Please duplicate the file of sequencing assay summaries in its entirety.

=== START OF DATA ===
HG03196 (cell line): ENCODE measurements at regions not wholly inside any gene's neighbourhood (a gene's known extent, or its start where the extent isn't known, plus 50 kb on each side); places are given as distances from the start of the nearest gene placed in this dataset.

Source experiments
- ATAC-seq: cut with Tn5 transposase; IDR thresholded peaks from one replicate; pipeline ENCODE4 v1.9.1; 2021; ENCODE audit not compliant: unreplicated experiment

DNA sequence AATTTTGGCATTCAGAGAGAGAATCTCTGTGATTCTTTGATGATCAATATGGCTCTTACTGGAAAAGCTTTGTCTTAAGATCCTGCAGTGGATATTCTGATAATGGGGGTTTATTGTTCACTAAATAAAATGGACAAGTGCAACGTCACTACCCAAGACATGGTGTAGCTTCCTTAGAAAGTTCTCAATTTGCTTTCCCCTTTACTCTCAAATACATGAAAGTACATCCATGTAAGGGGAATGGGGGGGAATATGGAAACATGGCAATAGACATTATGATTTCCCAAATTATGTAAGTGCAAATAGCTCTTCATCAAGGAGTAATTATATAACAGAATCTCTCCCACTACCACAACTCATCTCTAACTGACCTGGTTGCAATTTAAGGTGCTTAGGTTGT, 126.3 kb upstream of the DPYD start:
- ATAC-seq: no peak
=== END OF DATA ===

HG03196 (cell line): ENCODE measurements at regions not wholly inside any gene's neighbourhood (a gene's known extent, or its start where the extent isn't known, plus 50 kb on each side); places are given as distances from the start of the nearest gene placed in this dataset.

Source experiments
- ATAC-seq: cut with Tn5 transposase; IDR thresholded peaks from one replicate; pipeline ENCODE4 v1.9.1; 2021; ENCODE audit not compliant: unreplicated experiment

DNA sequence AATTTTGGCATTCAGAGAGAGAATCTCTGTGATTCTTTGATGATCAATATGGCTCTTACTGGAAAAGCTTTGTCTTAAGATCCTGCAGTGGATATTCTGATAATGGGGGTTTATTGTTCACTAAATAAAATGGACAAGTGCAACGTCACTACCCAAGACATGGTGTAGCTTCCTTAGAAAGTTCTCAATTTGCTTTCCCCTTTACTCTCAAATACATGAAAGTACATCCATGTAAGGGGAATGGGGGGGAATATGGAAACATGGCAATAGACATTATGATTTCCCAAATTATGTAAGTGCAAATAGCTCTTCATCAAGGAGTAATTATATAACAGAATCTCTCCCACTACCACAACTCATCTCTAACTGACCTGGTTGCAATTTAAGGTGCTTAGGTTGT, 126.3 kb upstream of the DPYD start:
- ATAC-seq: no peak